As early as 2012 there was increasing discussion on the benefits of creative thinking and the role creativity plays in building a happier and more fulfilling life.
A study that year conducted by Adobe “Creativity and Education: Why it matters”, shed light on the role of creativity in career success and the fact that unlike some earlier wisdom, creativity is not just a personality trait, but a skill which can be learnt.
Some 85% of the 1,000 people surveyed agreed that creative thinking is critical for problem solving in their careers. They defined creativity as the ability to think outside of the box or to come up with innovative ideas.
What was also interesting was that 57% thought creativity would be important in their career while they were at college or university, but this grew to 78% when they were asked during their working years.
In 2016 Adobe expanded the study to over 5,000 participants. In that study titled “State of Create“, 70%, of people acknowledged that being more creative is valuable to society and economies and that it makes people better workers, leaders and parents. The study highlighted that people who are more creative are happier, feel more fulfilled, energized and successful.
Late last year in an article in Business News Daily, Cade Miles daughter of Gatorade inventor Dr James Cade and President of the Cade Museum and Ron Ben Zeeve, founder and CEO of the World Housing project, talked about their belief that creativity is the one attribute that should be valued above all others.
They argue that creativity is a bigger predictor of success than intelligence and the combination of both convergent and divergent thinking is what delivers creative breakthroughs.
In their view, creativity can be learned and creative thought processes can be improved and strengthened. New skills and hobbies can lay down new neural networks and learning a new art form can create problem solving skills as it requires divergent thinking. That through creative collusion – the ability to connect two distinct areas – we can translate potential solutions from one field to an unrelated area.
They also recognised the importance and contribution of the ability to learn and observe from others to not limit yourself to your own experience. That often it is the collective power of the group that can unearth the best solution.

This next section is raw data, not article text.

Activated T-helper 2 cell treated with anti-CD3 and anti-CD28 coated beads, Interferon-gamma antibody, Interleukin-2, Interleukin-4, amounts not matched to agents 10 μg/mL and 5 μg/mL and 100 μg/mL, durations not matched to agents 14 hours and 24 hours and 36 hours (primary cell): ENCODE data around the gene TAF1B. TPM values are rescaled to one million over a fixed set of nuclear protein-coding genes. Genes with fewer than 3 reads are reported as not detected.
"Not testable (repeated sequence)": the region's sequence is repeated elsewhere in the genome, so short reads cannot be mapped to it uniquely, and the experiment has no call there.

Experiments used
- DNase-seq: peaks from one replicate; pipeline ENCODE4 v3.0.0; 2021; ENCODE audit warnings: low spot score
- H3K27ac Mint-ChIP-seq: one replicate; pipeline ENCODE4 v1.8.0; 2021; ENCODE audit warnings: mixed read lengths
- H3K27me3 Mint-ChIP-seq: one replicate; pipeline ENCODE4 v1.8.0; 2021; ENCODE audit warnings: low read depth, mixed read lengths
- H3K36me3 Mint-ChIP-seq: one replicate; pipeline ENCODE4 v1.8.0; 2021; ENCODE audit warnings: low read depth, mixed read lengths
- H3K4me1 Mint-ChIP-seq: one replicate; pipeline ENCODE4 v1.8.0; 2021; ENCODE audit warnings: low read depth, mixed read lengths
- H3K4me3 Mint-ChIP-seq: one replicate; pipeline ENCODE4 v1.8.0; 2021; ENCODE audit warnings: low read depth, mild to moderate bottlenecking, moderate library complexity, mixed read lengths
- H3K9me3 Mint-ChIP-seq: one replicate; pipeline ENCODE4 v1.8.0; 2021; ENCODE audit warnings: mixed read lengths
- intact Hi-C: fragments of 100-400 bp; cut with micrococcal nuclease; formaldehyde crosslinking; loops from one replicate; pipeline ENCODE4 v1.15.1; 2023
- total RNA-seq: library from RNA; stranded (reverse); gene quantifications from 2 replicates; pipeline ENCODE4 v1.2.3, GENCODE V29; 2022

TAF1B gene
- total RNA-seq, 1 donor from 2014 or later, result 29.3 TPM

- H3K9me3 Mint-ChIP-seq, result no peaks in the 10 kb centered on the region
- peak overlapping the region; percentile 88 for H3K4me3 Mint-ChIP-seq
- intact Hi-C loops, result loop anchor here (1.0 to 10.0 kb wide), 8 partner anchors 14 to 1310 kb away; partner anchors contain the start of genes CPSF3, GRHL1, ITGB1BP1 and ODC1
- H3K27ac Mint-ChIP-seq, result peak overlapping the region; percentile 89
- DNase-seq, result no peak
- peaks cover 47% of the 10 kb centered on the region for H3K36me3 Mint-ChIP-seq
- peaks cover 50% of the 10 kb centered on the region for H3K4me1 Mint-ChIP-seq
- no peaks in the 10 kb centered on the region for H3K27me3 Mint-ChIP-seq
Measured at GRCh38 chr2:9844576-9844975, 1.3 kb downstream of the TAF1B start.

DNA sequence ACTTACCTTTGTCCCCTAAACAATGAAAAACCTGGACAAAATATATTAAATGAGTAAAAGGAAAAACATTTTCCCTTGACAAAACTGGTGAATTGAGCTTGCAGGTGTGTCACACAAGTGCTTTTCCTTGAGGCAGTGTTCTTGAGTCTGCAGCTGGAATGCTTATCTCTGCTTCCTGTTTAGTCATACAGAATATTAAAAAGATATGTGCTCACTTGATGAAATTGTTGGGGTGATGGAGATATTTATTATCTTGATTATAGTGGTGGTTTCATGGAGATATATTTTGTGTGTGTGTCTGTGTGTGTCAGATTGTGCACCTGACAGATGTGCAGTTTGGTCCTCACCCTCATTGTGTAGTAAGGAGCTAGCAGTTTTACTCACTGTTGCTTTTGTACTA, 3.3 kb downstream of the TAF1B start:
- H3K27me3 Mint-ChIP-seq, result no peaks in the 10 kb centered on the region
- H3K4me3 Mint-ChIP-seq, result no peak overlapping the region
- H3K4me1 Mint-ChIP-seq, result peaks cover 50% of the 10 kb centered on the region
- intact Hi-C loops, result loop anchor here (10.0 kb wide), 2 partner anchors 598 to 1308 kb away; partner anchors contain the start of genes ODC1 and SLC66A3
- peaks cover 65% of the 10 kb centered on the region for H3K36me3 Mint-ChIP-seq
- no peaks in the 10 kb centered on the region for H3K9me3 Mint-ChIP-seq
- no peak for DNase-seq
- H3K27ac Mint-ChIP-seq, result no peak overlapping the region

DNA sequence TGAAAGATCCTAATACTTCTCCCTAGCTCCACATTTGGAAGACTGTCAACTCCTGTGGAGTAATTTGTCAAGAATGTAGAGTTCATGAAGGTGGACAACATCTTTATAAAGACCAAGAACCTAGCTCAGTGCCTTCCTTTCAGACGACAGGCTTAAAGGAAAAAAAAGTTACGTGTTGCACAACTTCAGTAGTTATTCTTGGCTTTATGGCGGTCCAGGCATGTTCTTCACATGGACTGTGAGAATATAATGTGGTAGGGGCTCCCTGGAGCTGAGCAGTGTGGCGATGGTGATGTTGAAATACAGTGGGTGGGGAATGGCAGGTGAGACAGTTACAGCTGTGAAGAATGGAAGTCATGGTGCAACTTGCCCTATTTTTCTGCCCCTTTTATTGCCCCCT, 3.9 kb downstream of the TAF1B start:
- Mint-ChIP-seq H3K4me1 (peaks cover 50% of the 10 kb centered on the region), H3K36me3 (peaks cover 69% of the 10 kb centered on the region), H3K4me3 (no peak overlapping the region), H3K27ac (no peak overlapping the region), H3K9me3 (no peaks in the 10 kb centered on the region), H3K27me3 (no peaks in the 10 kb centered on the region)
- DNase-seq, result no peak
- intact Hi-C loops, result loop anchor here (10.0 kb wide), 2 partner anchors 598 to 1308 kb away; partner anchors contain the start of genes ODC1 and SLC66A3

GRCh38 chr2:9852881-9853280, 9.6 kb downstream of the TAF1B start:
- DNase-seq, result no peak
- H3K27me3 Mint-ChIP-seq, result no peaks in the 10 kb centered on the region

In his best-selling book “Think Smart”, author and neurologist Richard Restak acknowledges how critical creativity is in solving problems and that we can always learn new techniques to be more creative.
One of these is to devote time to simply sitting with our thoughts. To give some space to our imagination. How often do we find the answer to a well-trodden problem in the quiet of the night, or while daydreaming, relaxing or enjoying nature?
So, as we think about learning and development and the human endeavour of building more fulfilling and happy lives, there is a growing body of evidence that a key focus needs to be on making the space and time for experiences that can build our creative muscle. That by immersing ourselves in new environments and creative activities and opening ourselves to inspiring people who bring different perspectives we can truly unlock the best versions of ourselves.
Its not surprising then that one of the world’s great innovators and creative thinkers, Albert Einstein acknowledged the power of creativity when he said, “Logic will get you from A to B, Imagination will take you everywhere.”
At Creative Cities 21, our 3-week vacational learning programs are at the forefront of the next wave of learning and personal fulfillment. By combining a passion for travel, creative exploration and learning, and getting to know new and inspiring people, we can help build your creative confidence and communication skills.
Click here to find out more about how you can join us this August for our Creative Cities 21 New York Program.